So says Soraya Wernli, a nurse and former employee of the Swiss suicide business. A believer in assisted suicide, Mrs Wernli worked for Dignitas for a number of years, latterly as a police informer, passing on information about Ludwig Minelli's dubious practices. She was so appalled by the abuses she came across that she is now determined to expose Dignitas to the widest possible audience and get it shut down.
In the interview she gave to a British newspaper, she described being told to sort through sackfuls of personal possessions from dead clients which were sold on to secondhand shops and pawnbrokers; she describes the filthy room in which people died and Minelli's evident lack of concern for the individuals concerned. She could not recall a single time when a doctor refused to prescribe the fatal drugs after the perfunctory interview with the client and admitted that vulnerable people were rushed through the process as quickly as possible, being given the drugs to take just hours after they had arrived in the country so that they would be unable to think over their decision.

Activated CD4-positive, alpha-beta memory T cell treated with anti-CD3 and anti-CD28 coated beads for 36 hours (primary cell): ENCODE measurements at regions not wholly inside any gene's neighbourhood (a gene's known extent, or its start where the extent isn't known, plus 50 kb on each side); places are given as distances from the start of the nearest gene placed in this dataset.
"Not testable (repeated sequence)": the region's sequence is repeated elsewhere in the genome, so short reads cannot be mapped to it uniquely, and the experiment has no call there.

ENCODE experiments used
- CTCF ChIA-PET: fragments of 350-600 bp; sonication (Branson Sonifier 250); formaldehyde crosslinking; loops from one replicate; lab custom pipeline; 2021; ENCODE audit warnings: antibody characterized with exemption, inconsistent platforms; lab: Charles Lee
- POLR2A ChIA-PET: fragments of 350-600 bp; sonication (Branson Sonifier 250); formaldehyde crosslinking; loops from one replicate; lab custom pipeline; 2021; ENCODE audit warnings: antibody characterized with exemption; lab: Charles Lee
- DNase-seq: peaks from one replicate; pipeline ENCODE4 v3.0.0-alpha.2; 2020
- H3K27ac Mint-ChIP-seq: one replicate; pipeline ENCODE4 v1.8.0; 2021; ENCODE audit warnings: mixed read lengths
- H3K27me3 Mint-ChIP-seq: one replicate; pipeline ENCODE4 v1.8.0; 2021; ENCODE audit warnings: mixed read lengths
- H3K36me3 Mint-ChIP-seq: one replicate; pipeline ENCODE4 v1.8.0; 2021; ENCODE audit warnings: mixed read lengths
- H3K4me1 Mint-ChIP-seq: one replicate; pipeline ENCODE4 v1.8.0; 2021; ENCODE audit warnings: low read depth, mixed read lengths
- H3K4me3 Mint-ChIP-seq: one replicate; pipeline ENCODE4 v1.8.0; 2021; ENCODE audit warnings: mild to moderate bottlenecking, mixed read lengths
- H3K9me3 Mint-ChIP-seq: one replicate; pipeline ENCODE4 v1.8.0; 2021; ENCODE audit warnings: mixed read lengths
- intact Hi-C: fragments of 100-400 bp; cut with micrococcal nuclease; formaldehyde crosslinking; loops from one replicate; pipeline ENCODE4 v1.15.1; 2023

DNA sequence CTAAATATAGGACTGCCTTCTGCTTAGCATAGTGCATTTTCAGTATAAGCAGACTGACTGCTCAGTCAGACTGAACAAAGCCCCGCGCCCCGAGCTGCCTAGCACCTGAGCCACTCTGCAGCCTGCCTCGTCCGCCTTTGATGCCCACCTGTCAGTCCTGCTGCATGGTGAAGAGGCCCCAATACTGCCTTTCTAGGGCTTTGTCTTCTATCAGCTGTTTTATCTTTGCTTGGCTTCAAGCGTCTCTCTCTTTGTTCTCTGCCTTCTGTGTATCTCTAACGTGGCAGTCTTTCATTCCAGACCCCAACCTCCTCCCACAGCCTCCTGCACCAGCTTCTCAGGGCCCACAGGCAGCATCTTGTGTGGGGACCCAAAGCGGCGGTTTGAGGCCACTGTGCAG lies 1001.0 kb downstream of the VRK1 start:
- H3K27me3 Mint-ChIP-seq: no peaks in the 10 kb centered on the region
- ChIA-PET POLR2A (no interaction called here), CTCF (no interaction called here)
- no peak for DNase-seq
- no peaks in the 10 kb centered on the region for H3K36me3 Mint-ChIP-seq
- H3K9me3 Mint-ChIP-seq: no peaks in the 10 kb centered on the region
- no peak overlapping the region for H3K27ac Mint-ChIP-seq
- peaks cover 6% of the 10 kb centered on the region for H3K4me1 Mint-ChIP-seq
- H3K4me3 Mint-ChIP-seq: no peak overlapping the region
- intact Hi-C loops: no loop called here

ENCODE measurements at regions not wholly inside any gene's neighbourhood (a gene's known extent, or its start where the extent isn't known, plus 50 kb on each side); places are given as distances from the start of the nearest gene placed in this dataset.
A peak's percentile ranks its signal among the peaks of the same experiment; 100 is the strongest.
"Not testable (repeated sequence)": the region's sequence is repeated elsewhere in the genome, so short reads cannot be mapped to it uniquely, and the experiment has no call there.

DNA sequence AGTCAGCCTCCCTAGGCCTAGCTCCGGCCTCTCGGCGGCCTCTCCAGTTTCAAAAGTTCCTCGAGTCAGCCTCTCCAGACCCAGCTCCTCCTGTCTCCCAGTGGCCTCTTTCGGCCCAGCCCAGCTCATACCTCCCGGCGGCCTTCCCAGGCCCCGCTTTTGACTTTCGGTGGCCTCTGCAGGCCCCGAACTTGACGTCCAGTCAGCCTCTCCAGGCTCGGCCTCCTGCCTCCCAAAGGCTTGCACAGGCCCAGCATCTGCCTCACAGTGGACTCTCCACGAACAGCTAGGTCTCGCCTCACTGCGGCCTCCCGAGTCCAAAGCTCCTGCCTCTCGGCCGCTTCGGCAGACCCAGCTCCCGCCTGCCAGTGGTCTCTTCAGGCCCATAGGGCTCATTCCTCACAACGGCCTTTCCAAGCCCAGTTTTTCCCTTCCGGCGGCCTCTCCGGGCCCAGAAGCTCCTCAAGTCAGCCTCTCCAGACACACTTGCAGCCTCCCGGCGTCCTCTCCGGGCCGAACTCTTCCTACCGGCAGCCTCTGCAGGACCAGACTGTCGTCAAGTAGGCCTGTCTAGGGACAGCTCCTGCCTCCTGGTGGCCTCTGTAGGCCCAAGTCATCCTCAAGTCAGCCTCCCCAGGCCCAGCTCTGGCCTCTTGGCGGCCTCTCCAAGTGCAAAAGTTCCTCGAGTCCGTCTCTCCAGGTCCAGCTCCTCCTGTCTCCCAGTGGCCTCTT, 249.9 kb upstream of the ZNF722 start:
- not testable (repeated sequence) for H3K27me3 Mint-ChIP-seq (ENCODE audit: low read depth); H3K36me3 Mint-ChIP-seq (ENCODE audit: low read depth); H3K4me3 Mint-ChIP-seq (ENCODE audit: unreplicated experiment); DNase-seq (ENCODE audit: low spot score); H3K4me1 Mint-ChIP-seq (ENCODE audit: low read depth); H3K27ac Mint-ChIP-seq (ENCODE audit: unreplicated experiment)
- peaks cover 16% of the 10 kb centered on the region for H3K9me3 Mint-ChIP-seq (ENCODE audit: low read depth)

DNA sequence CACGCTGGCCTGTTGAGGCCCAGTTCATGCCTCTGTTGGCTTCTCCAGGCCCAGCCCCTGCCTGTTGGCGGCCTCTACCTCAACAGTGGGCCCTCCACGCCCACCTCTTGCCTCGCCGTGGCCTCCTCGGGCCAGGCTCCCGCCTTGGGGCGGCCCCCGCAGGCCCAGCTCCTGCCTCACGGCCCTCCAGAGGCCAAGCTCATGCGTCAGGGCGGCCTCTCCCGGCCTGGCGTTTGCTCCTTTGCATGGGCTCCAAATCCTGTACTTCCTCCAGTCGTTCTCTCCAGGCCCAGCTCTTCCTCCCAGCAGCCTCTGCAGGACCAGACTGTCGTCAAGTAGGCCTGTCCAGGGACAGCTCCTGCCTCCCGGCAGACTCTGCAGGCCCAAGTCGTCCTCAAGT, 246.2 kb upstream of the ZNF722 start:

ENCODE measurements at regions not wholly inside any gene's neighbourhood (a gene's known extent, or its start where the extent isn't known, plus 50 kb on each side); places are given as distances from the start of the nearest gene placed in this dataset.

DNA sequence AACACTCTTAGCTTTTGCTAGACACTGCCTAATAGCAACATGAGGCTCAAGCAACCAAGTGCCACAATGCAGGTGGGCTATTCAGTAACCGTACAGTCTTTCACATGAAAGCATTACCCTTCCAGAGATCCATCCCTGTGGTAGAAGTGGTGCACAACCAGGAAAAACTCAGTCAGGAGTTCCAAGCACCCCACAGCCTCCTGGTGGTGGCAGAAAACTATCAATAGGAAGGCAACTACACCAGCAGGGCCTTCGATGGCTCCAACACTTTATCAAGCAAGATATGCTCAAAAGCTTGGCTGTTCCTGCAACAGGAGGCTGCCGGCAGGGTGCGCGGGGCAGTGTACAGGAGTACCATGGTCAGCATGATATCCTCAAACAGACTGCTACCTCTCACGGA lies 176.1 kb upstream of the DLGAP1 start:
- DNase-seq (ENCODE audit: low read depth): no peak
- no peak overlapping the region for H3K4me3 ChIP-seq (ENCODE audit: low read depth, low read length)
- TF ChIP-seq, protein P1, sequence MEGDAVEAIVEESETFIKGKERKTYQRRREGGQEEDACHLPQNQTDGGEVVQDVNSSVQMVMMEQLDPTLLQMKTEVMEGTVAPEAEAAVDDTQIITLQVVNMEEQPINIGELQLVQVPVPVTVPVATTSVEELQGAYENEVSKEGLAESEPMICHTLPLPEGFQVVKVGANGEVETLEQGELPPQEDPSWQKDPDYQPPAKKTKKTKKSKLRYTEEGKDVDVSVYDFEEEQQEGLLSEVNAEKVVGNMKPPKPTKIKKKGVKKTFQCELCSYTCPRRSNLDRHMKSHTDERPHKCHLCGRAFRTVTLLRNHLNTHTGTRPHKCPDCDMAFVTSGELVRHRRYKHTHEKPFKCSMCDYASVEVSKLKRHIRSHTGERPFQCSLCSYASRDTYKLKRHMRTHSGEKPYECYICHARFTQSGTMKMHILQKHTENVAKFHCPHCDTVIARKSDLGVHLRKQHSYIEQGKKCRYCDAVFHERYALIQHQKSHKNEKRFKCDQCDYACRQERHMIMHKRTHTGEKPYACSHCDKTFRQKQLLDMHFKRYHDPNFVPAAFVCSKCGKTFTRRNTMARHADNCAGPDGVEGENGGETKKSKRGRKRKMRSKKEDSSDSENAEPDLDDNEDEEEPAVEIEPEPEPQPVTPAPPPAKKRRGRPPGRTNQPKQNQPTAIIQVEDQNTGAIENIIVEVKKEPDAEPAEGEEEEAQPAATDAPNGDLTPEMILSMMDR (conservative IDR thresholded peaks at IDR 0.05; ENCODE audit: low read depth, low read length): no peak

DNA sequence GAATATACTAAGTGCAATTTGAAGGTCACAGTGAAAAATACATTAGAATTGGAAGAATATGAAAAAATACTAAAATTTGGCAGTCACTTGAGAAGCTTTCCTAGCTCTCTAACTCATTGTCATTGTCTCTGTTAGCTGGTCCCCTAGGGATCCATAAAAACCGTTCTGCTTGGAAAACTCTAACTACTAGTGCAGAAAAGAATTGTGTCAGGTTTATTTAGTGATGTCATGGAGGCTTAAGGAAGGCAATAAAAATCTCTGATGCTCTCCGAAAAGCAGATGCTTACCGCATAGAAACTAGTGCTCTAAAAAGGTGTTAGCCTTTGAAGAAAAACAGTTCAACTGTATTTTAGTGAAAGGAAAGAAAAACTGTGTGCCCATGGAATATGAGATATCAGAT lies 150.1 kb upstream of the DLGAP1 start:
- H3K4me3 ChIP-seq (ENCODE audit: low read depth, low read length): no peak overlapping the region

Mrs Wernli's most harrowing experience involved watching a man using a faulty 'suicide machine' which failed to kill him. It took 48 hours for him to die, writhing and frothing at the mouth in terrible agony.
There is little in this disturbing interview that will surprise those of us who have campaigned against assisted dying for years, except perhaps the fact that the nurse still believes in it after the terrible abuses she has witnessed. This is where we part company. The problem is not just with corrupt organisations like Dignitas it is with assisted suicide itself, which by its very nature preys upon the fears and uncertainties of the most vulnerable people. Dignitas must certainly be stopped, but so too must dangerous legislation that facilitates such abuses.